We take a look at Aerocity as a hotel zone, revisit some of the large format hotels that had begun successful forays into weddings, banquets and conferences. Small would appear beautiful, again, as the industry gears towards a slow start to business again.
We have so many opinions going for what will become the new face for hospitality into the immediate future, I am venturing to share mine. I will not look too far, I will only go as far as Aerocity for a drone perspective of what may unfold over the next few months and beyond. Whether it is May 3, or two weeks hence, the doors will open, indeed, and business will start, with very small steps.
Give social distancing norms, and every hotel will want to enforce them strictly, there are no banquets, no weddings, no corporate launches of any big magnitude, no anniversary parties. Which means banquet halls will have their air conditioning levels switched to bare minimum, only to keep the moisture out, and all the smell that mustiness brings with it.
Knowing that spas are going to be a strict no-no for some time, that is another immediate closure one can see. Multiple meeting rooms and spas closed, means a bye-bye for some time for the large format hotels. These also filled their rooms, while negotiating banquets and weddings, so that is going to demand a change in selling strategy for rooms. Overall, it means loss in revenues, and a concentration on rooms only for some time.
Knowing that corporate sector across verticals in the economy have taken a beating, purse strings will remain tight for some time. As and when air traffic begins, it would be small steps to begin. The emphasis will be to take day trips, spend minimum on business travel. With air travel likely to become costlier, pressure will be on hotels. Cheaper accommodation will be sought. Smaller format hotels, brands like Ibis and Holiday Inn will be in demand. But as the premium hotels bring down their rates, to offer value for money deals, rates will be squeezed across all price points. Open they must, but business will be lean, and so would be rates. I see this continuing for the next one year. Till social distancing norms exist.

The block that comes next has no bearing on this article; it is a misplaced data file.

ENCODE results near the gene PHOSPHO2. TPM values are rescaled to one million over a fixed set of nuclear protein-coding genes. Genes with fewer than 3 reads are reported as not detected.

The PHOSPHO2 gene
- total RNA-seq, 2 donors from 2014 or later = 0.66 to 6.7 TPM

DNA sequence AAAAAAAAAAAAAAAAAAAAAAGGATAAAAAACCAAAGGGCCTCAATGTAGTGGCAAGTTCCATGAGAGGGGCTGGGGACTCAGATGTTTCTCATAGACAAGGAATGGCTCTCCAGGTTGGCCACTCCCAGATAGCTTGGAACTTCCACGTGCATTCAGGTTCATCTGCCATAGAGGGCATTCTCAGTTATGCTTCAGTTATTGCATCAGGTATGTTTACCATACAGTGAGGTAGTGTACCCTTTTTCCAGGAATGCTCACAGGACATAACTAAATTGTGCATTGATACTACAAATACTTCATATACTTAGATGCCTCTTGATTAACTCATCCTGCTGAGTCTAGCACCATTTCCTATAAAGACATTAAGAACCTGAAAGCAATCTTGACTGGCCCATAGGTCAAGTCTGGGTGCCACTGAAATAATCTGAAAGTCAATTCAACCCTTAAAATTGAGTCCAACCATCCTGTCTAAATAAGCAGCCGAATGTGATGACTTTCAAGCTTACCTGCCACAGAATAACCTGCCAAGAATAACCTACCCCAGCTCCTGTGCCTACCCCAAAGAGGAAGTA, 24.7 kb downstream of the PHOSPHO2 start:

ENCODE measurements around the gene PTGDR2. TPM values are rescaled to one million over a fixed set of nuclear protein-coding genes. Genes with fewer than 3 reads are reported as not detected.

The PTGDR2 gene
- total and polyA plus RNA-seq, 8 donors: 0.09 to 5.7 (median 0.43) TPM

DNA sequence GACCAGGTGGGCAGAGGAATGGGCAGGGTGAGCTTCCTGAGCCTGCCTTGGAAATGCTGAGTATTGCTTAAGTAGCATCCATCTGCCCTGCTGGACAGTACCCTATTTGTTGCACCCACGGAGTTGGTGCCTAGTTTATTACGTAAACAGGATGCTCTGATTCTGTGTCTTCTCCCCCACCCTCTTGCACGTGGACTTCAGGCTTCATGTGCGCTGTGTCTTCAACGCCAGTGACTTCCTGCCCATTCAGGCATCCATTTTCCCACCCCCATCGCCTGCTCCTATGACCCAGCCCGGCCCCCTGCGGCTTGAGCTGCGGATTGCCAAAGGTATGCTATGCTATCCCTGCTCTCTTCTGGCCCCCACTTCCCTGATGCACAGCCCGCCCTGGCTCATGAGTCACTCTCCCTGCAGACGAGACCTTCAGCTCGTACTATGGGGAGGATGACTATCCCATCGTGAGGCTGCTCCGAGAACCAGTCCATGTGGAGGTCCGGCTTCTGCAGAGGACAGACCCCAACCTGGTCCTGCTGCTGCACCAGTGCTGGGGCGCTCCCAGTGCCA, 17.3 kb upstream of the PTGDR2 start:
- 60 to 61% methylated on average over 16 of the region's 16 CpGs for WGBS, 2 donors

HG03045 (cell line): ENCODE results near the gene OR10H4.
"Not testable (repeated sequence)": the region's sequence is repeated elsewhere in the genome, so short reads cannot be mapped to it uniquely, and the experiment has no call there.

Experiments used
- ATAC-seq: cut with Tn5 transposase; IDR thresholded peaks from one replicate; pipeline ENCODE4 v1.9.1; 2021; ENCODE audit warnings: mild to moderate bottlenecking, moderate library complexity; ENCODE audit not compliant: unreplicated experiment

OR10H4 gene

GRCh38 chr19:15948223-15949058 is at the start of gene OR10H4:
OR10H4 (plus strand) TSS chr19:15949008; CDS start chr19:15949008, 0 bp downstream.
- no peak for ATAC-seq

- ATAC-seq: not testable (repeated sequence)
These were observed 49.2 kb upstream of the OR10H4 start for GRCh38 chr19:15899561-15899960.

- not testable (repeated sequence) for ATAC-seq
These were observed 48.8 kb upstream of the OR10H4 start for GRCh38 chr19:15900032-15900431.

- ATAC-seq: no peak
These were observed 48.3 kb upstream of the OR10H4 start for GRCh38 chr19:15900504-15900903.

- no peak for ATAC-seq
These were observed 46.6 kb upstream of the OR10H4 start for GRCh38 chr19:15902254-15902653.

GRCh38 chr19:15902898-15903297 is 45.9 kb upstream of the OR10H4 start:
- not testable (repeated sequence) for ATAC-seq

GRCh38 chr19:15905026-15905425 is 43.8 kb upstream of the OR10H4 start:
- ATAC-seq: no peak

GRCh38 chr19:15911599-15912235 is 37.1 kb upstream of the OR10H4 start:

Considering this scenario, TourismFirst met with Biswajit Chakraborty, General Manager of the Pullman and Novotel combine, running between them some 650 rooms, and along with IBIS, their group hotel, with close to 1000 rooms. That’s a large inventory and a significant chunk of Aerocity.
Biswajit believes safer brands will recover faster. Pricing will have to be competitive. He sees a new drill in the workplace for associates, to ensure their safety first. Wash basins at entrance of the admin block, strict distancing norms, powerless glass masks to keep the eyes covered, among other such, will become the new norms. He believes Aerocity may take another two years to come back to 2019 revenue levels. He sees a new manual for associates where multi-tasking will become the new order. He sees payrolls drop, reduced staff as offerings will reduce. He sees limited buffets, but with more fresh and organic spreads. Seating is likely to reduce by a third. The new SOPs will not come cheap, he says.
With lockdown 3.0 in motion, the hotels remain closed. Meanwhile, across the country, the industry gets the new house in order, and looks forward to getting back to business.